Passed Away

Gianni Dejure

Gianni Dejure

Gianni Dejure, one of the pioneers of the French Dzogchen community, passed away on Sunday 15 March, and was cremated on Friday 20 March in Père Lachaise cemetery in Paris, France. He was a skilled sculptor and many of us remember many of the statues he did of Vajrasattva, of Guru Padmasambhava, of the Guardians, of Buddhas etc..

His family is very grateful if practitioners can remember him in their practices.

 

Homage and Long Life to the Master

The French Gakyil

In memory of Gianni Dejure, we are publishing below part of an interview that The Mirror published in December 1990, in issue 6, for a section of the newspaper called ‘Faces in The Mirror’.

Faces in The Mirror – Gianni Dejure

The Four Noble Truths and the Eightfold Path

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Often I’ve been asked to talk about my work. It seems that it needs to be explained. Every time I have been asked I have been puzzled by the question: “What do people want to know about my work?” Of course rather a lot could be said, but as a matter of fact, my work is not mysterious: it can be seen, it can be touched, it speaks for itself.

Well, this work first of all is an act of disobedience, next a search for ever-lost innocence and last but not least, an attempt to love and live better. I have always believed, and I still do, that a task done with care and diligence, with love and perseverance, will justify itself and find its own reward and accomplishment.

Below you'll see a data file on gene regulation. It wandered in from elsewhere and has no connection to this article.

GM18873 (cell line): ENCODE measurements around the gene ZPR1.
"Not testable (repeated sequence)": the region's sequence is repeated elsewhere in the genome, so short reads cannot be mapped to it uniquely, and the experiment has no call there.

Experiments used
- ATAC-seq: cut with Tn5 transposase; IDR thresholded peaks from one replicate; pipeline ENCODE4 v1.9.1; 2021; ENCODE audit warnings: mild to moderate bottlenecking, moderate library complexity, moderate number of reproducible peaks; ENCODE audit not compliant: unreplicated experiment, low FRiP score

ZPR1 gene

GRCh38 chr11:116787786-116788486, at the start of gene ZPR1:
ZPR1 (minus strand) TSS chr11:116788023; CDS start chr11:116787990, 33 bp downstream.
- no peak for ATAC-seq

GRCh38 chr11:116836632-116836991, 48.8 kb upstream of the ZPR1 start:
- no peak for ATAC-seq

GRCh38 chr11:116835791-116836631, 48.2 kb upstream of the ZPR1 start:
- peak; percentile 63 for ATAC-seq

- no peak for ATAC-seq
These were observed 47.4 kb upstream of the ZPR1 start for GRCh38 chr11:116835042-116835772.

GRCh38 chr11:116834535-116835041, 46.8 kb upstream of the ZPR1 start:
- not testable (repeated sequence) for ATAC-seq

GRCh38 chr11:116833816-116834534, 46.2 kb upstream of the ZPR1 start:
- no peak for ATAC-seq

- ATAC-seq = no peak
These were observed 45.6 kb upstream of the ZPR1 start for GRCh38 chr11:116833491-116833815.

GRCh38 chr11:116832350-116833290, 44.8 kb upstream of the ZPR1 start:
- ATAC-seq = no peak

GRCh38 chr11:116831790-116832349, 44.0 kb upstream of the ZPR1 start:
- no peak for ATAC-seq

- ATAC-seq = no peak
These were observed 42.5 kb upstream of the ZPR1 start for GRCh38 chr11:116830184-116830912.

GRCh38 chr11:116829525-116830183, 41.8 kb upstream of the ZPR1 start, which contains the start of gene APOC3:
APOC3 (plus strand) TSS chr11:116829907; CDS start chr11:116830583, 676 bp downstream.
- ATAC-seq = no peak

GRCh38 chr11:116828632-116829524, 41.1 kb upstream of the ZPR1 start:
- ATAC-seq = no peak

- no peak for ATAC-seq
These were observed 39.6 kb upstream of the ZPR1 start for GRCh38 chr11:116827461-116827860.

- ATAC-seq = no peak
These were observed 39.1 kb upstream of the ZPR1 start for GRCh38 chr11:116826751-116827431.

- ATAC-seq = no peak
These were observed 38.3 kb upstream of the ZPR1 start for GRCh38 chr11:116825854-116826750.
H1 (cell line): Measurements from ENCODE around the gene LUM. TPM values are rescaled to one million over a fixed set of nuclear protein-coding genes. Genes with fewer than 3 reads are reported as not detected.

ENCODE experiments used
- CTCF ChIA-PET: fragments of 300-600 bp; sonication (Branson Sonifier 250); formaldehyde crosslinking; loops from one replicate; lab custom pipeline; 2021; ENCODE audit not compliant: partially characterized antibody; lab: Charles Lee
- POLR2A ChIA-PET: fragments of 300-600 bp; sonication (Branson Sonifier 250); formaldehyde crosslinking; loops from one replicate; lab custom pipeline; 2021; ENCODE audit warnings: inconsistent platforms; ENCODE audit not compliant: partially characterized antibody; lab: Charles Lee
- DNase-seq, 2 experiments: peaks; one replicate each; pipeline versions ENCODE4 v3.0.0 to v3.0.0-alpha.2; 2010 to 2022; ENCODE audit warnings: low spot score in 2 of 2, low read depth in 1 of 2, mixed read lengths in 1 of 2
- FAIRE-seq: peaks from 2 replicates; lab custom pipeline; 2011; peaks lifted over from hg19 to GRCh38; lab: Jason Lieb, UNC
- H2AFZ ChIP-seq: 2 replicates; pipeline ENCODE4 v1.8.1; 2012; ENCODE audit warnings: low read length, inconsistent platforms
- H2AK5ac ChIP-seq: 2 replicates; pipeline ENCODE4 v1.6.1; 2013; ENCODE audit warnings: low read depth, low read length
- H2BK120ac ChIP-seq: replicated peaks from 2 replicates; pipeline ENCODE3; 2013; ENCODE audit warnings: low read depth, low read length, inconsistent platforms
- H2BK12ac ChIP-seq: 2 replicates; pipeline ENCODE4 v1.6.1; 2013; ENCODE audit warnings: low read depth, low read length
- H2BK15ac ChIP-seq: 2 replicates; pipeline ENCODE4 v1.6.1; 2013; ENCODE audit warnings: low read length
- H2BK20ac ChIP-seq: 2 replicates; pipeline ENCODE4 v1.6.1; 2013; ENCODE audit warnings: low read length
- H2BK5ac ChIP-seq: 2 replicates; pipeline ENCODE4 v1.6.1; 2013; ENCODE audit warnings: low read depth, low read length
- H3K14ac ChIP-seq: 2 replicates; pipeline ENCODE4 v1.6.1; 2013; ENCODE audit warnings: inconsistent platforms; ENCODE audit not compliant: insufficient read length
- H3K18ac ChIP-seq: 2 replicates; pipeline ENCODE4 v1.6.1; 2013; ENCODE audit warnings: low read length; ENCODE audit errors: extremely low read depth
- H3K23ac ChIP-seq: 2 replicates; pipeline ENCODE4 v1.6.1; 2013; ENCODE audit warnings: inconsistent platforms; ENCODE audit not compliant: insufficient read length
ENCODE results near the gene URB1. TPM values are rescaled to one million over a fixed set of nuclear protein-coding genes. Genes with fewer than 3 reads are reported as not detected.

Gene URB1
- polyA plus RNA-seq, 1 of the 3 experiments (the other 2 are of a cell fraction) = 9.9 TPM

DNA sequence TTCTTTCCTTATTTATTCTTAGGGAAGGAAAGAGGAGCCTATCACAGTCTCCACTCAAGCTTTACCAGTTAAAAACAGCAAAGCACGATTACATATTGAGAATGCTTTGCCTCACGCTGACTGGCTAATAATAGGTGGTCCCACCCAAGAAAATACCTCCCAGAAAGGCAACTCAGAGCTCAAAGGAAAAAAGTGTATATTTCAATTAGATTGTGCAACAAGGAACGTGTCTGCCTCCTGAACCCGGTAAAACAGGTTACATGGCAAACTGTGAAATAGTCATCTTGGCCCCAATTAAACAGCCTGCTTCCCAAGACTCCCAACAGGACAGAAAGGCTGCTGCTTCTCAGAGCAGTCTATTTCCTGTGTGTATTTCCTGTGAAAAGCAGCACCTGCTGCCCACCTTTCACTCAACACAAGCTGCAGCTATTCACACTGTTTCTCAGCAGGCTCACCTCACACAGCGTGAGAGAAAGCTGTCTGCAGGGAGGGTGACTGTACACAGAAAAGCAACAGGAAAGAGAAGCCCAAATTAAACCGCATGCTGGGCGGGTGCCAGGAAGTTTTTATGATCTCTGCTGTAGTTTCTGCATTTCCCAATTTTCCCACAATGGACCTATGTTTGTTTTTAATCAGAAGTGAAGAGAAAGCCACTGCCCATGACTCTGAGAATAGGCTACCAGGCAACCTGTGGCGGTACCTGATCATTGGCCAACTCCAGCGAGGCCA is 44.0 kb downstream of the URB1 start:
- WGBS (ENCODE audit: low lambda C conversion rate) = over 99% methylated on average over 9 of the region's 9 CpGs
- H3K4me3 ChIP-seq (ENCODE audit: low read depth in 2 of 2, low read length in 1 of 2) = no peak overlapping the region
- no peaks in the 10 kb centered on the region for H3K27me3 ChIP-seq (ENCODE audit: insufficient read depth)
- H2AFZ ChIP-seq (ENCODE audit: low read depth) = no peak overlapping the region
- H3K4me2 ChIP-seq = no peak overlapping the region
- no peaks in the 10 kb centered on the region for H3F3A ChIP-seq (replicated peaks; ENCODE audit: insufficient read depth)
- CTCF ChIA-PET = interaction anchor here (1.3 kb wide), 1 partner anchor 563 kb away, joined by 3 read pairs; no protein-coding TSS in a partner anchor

My dissatisfaction with society is based – not on a refusal of conformity – which can be acceptable when it is decent – but on my refusal to participate in the “system” and its surrounding waste. As long as a child dies of starvation on our small planet, our “system” doesn’t grant the slightest relief to the suffering of humanity and we are inclined to become unsatisfied and also cruel. But I’ll leave the task of enumerating the deficiencies of our samsaric society to others, this is not my purpose. My purpose is to refuse my complicity. That’s all.

One of the reasons I like my work is that through it I met the Four Noble Truths and the Eightfold Path, and later on my Master Namkhai Norbu Rinpoche. And it is through his living teaching that I finally succeeded in putting some order into my confused search for freedom. A lot still has to be done!